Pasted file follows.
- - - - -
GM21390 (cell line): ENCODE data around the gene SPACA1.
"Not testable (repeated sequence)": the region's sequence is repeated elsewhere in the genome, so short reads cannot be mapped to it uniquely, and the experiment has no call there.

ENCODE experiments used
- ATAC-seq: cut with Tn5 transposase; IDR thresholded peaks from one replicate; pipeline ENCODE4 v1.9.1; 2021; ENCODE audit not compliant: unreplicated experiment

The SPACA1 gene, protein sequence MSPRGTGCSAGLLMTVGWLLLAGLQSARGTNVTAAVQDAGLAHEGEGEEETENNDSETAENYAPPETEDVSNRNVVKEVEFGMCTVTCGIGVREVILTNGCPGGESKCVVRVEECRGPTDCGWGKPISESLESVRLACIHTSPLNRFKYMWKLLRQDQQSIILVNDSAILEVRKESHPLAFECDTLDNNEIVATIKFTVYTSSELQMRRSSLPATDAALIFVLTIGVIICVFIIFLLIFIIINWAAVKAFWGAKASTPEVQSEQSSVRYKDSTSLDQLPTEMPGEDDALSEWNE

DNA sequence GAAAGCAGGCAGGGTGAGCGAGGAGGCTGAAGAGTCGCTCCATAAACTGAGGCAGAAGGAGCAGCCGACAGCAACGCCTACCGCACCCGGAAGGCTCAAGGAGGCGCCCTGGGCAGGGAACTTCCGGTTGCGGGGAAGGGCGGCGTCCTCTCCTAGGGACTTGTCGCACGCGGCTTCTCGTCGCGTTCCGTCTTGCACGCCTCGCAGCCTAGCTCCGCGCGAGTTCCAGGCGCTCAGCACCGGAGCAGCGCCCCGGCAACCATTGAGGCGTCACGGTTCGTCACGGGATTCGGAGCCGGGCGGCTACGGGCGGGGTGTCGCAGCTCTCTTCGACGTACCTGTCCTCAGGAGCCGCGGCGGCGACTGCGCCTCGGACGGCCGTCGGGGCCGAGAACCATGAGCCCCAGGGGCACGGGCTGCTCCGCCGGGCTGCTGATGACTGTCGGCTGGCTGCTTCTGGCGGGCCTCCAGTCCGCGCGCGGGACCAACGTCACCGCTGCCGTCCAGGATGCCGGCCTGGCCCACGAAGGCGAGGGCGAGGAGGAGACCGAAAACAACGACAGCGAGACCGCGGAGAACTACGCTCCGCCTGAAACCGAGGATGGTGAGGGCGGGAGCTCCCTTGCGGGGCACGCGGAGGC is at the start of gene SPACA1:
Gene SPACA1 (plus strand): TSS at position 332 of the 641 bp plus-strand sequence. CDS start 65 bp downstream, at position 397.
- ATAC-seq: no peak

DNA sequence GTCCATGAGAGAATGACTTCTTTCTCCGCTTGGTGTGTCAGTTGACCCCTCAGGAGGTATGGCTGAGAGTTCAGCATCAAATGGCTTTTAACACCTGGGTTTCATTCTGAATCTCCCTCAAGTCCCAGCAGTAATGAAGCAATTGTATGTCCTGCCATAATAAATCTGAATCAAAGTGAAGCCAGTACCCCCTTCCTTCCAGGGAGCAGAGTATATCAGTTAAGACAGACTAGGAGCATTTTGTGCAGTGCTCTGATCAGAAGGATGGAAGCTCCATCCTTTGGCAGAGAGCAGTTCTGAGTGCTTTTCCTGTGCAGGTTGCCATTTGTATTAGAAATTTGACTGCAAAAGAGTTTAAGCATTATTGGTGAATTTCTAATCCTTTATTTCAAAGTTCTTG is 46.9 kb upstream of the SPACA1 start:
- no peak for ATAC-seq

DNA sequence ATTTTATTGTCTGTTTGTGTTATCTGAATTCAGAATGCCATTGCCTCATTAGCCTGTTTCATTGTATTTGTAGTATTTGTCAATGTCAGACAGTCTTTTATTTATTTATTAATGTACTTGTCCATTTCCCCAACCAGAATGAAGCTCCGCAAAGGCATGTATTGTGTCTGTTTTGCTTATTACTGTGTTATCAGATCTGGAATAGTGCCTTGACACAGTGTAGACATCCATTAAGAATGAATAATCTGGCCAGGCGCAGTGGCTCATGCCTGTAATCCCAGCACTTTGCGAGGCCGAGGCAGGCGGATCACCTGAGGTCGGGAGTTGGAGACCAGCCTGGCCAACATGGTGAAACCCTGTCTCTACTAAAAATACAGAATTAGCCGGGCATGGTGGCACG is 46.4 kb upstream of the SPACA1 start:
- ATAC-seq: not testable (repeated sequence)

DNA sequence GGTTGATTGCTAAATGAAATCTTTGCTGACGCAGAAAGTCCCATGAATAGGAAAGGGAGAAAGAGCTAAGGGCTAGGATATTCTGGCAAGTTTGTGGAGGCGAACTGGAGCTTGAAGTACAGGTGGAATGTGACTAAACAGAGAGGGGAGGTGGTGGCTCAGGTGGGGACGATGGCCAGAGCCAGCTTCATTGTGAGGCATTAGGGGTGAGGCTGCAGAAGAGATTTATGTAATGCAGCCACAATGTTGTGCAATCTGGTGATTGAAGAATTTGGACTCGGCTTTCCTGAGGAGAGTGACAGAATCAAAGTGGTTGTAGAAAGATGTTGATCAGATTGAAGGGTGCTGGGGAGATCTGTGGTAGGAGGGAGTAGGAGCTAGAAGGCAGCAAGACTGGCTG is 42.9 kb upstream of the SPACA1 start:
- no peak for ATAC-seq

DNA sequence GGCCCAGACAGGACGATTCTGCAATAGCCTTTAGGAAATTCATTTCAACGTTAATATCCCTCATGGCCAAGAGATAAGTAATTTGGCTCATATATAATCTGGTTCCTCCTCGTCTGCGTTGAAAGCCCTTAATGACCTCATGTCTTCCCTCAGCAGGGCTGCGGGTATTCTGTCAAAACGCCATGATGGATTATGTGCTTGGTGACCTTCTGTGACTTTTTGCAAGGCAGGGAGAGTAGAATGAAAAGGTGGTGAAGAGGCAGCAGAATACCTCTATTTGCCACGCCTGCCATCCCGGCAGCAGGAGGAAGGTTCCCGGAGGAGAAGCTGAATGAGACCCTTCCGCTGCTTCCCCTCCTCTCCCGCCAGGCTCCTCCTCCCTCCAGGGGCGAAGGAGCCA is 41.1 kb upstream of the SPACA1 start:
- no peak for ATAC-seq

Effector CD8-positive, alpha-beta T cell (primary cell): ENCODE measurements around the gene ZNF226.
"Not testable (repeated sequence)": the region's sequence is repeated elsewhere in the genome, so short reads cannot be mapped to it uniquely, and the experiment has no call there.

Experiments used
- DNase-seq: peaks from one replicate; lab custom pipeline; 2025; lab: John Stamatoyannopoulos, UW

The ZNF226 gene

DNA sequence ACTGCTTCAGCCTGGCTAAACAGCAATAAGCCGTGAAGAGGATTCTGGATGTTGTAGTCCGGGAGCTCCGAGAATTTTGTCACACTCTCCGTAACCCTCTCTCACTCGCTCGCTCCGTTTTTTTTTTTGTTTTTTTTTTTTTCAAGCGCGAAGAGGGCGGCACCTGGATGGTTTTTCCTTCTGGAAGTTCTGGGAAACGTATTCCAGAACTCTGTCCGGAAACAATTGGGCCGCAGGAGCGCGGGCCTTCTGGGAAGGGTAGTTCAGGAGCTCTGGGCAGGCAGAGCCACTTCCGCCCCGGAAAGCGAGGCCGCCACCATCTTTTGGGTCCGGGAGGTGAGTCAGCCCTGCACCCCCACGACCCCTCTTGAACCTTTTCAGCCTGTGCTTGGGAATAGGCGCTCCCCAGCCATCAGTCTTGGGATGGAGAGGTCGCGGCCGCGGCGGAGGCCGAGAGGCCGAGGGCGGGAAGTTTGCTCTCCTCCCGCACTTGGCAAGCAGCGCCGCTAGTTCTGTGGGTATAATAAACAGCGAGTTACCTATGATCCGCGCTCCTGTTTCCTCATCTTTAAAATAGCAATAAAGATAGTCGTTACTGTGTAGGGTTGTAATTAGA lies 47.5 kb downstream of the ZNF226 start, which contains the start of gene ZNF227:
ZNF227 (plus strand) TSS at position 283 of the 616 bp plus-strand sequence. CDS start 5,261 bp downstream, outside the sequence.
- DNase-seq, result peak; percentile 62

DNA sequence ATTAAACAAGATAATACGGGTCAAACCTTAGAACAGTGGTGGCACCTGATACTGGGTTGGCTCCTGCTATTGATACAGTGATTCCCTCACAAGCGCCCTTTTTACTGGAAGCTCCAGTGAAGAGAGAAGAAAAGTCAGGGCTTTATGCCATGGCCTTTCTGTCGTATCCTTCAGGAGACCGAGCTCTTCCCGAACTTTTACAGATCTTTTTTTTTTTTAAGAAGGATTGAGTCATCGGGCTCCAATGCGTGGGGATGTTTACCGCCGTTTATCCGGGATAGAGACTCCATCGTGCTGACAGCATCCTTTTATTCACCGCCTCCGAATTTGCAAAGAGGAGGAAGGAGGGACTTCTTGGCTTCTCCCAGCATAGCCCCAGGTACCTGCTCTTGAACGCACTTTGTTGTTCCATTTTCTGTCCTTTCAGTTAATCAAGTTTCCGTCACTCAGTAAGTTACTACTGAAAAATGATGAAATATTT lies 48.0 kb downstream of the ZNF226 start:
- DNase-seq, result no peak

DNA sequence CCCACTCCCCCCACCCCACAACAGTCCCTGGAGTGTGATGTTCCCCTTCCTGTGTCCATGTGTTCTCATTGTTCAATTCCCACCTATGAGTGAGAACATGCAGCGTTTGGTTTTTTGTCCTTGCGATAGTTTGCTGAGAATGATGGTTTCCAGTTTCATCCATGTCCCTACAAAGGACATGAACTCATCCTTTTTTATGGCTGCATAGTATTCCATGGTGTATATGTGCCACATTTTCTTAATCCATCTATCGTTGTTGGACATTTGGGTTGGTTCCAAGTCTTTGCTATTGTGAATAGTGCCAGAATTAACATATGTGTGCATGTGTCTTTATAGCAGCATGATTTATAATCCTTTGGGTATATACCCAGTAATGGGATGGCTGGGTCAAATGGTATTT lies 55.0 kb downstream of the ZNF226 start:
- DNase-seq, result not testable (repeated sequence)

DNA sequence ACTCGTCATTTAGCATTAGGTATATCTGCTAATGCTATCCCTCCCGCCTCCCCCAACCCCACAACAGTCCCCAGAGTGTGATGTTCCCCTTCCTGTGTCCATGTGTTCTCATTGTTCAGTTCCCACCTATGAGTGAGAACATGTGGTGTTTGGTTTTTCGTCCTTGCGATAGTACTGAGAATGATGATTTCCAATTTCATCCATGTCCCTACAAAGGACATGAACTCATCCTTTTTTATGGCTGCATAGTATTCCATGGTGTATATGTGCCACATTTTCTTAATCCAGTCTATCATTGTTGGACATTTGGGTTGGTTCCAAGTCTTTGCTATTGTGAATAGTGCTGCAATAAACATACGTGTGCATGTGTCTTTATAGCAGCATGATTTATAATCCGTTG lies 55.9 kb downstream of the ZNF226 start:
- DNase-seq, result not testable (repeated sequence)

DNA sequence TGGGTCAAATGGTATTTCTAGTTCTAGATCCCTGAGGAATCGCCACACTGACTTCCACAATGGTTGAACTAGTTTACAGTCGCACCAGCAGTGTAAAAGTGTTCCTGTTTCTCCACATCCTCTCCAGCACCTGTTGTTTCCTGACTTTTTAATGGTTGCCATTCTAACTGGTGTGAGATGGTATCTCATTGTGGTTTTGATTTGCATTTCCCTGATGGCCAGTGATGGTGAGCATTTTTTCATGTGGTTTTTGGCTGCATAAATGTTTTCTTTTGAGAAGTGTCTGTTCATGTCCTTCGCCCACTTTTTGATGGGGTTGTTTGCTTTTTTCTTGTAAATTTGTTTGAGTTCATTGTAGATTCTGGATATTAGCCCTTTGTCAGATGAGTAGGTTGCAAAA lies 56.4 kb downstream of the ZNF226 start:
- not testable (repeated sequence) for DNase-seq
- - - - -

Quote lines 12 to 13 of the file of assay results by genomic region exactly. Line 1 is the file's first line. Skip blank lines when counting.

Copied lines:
- ATAC-seq: not testable (repeated sequence)

DNA sequence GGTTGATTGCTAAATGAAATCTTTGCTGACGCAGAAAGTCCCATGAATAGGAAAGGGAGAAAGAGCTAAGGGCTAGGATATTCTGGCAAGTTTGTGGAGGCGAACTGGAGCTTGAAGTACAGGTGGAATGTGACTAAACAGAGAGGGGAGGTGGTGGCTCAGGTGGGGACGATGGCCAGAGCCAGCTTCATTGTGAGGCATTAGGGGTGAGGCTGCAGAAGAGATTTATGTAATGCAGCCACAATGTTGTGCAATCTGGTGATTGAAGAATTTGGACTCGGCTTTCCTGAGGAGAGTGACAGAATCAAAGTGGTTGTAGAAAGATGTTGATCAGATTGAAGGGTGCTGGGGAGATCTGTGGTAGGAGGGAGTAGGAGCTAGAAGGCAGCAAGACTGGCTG is 42.9 kb upstream of the SPACA1 start: